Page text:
A few weeks ago, as the fever kicked in, I made it to San Enrique, a small coastal municipality about 45 minutes south of Bacolod City. Godfrey Jakosalem of The Philippine Biodiversity Conservation Foundation Inc recommended a visit: earlier this year a Little Curlew was recorded, a very rare bird in The Philippines, and also some Nordmann’s Greenshanks.
I only managed the briefest of looks at the site but was impressed by the number of waders and terns I could see in the distance on a late afternoon recce. I decided I would get up early the next morning and proceed into the area at low tide. Sadly I was too feverish the next morning to contemplate anything other than staying in bed. Anyhow my late afternoon walk, my recce, produced once more some Chinese Egrets, without doubt the bird of this trip. As you can see I managed a shot of one of these Chinese Egrets, helpfully perched on a bamboo pole, in the late afternoon and if you look at its left leg you will see it has a red/orange band.
As an occasional bander nothing quite gets my juices flowing as sighting a bird sporting a band or ring. This means science! It opens up the possibility of both learning a little about the bird and also of contributing information about the bird and its location to the scientific community. For me absolultey intriguing stuff.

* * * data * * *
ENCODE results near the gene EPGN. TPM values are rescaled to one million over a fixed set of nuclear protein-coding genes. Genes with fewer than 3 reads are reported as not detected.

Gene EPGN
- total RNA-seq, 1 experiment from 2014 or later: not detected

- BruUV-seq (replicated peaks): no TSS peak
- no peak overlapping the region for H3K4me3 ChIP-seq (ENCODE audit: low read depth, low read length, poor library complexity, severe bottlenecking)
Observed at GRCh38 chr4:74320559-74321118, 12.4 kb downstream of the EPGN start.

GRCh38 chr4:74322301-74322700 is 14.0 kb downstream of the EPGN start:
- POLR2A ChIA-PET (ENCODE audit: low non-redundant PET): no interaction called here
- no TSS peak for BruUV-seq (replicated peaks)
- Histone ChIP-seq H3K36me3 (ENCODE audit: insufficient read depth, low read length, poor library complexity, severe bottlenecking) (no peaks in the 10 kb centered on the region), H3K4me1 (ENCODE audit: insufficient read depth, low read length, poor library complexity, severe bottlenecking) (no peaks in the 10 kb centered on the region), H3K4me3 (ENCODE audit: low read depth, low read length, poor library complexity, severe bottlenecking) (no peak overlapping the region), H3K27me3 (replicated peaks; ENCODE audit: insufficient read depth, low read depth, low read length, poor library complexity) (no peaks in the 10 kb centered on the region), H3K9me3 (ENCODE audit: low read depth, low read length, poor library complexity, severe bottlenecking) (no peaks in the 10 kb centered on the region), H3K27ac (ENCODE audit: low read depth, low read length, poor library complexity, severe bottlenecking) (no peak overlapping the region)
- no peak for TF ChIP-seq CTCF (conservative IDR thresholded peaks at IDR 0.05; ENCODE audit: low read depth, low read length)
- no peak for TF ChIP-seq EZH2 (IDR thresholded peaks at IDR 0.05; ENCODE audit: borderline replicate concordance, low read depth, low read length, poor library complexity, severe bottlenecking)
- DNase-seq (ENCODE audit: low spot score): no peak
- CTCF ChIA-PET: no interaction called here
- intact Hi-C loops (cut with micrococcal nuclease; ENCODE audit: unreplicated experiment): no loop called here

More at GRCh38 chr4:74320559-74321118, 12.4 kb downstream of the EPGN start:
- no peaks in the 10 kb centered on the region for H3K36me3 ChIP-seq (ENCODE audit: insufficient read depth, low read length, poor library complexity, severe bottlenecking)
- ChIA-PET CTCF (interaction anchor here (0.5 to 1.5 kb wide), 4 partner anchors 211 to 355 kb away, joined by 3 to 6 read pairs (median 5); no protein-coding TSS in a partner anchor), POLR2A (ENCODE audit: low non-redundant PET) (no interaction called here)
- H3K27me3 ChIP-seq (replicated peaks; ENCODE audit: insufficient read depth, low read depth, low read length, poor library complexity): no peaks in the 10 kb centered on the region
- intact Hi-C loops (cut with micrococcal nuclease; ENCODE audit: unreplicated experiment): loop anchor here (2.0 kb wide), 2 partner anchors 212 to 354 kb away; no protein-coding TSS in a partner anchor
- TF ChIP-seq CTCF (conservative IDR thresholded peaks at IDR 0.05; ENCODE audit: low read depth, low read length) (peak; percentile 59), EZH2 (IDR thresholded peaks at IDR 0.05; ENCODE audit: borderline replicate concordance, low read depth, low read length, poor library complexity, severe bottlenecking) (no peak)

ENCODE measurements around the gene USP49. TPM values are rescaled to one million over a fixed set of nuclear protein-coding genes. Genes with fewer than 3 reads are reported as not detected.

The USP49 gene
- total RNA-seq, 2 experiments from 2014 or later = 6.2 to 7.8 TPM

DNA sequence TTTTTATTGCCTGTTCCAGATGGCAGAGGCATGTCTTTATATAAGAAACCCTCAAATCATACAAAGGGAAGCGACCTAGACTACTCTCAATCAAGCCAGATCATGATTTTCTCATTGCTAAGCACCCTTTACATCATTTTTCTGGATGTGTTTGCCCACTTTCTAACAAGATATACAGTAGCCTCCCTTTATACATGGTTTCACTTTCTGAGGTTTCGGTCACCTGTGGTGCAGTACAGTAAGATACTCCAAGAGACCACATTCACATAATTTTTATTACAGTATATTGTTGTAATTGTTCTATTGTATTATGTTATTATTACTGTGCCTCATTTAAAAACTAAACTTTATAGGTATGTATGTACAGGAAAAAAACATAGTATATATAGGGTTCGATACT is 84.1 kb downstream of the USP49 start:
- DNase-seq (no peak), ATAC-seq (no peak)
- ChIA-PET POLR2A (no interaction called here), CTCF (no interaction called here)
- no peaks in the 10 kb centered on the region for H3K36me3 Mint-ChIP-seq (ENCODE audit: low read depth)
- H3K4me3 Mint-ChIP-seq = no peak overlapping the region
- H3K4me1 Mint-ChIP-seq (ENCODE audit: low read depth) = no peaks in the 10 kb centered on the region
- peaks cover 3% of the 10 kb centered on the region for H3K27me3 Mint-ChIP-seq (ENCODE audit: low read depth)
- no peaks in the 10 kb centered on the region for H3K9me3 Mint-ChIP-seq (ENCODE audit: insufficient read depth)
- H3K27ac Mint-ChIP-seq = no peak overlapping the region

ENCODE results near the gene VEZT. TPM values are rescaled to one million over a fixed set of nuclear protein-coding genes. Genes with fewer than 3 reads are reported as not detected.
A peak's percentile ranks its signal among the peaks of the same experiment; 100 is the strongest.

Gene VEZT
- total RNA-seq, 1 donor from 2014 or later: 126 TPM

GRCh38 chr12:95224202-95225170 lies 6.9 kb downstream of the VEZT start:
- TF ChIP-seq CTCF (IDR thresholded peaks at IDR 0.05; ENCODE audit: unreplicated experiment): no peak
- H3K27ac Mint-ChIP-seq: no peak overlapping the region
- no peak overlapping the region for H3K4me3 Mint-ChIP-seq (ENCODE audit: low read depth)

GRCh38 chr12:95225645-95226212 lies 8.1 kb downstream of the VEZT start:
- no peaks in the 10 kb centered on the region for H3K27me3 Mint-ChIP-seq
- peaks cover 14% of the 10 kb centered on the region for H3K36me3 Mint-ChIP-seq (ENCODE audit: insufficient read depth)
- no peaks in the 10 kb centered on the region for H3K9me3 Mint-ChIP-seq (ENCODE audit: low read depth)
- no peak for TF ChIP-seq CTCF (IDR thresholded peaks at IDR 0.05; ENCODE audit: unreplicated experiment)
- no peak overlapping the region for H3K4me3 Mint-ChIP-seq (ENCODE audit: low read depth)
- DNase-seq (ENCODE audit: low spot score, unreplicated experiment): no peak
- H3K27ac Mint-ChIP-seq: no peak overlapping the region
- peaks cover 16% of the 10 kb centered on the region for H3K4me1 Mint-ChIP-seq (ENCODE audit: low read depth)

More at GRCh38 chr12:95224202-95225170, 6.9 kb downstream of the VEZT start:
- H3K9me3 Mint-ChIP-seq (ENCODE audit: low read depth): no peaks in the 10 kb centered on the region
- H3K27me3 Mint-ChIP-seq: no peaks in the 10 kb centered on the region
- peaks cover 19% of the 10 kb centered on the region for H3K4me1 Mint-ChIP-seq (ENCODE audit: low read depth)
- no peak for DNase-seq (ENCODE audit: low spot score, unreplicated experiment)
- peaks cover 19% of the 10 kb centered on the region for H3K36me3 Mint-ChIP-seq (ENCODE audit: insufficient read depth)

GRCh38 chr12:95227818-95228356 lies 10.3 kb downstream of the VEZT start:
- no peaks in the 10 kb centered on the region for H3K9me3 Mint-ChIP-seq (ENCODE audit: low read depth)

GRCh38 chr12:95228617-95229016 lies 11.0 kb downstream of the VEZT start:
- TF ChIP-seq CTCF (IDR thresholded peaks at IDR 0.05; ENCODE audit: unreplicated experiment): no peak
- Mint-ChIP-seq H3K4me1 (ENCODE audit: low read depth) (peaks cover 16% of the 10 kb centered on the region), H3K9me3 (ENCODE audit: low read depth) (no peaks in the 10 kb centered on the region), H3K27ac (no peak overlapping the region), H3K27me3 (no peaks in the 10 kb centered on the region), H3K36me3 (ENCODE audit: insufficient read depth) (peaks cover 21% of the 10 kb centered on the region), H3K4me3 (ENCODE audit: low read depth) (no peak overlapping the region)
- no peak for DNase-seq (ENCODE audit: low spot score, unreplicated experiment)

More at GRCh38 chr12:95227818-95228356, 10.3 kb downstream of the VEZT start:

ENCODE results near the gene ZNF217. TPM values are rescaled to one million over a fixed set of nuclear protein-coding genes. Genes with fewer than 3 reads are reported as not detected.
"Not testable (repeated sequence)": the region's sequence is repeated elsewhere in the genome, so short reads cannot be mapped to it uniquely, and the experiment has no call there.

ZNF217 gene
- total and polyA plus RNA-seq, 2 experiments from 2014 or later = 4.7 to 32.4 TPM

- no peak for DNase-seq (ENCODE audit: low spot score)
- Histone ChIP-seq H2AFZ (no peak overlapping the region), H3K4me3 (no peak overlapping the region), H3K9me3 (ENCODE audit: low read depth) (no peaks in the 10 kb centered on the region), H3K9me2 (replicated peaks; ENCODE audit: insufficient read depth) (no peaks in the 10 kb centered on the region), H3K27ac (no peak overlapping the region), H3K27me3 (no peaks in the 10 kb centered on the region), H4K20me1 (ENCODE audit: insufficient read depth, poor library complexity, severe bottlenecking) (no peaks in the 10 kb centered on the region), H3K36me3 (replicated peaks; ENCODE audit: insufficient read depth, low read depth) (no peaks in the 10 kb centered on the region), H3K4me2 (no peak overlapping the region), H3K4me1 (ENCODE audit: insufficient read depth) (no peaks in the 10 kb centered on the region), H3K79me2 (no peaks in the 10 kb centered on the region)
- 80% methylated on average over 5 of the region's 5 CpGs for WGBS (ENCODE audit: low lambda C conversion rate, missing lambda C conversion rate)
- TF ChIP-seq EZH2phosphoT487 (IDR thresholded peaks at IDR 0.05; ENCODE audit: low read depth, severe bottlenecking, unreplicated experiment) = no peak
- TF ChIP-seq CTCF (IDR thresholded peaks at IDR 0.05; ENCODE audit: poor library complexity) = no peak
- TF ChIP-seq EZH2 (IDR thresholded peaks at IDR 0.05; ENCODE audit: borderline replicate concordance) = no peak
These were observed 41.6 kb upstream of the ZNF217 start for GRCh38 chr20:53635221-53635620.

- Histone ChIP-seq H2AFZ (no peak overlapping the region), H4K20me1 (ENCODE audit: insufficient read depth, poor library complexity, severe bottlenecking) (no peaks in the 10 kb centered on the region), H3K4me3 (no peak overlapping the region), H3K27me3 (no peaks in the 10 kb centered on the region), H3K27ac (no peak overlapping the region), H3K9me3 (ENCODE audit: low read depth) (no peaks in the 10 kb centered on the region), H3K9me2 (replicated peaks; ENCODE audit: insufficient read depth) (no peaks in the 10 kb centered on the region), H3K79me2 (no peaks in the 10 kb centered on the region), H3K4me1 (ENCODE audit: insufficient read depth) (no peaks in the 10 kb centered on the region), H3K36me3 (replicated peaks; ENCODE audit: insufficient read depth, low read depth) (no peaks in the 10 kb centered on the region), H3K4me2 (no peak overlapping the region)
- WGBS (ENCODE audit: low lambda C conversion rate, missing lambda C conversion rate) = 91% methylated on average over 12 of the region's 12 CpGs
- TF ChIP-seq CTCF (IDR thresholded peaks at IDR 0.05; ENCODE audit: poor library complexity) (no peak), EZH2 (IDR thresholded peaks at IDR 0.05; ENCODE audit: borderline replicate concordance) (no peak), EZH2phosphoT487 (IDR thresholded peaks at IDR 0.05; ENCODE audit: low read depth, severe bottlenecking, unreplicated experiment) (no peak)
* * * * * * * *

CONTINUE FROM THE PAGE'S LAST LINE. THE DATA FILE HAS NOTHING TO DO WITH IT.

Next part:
Dave Bakewell from Malaysia suggested getting in touch with Niall Moores of Birds Korea. I also made an enquiry to a Korean biologist who has been involved in banding Chinese Egrets.
At this stage enquiries are still progressing – according to Niall it appears that there has been some “opportunistic” banding done in both China and Korea and there is some uncertainty about who has been doing what. My Korean biologist, Bo-yeon Hwang, from Songnisan National Park Office, confirmed s/he had been banding Chinese Egrets but could rule out my bird because s/he had been banding their right legs. S/he did however send me a photo taken by a Chinese photographer, Bai Qunguan, of a Chinese Egret sporting a similar sort of red/orange band on its left leg; it is fair to say this is on the upper leg,the fibula, whereas on my bird the band is at the ankle joint – this might be explained by something as simple as slippage. I think when I get back to Thailand I’ll need to get my Chinese friend, Soorng Yingtao, to get in touch with Bai Qunguan and see if we can learn anything more about my bird.
So a strong possibility that my bird was banded in China. I really would like to learn more and hope we can make some progress in the next few weeks.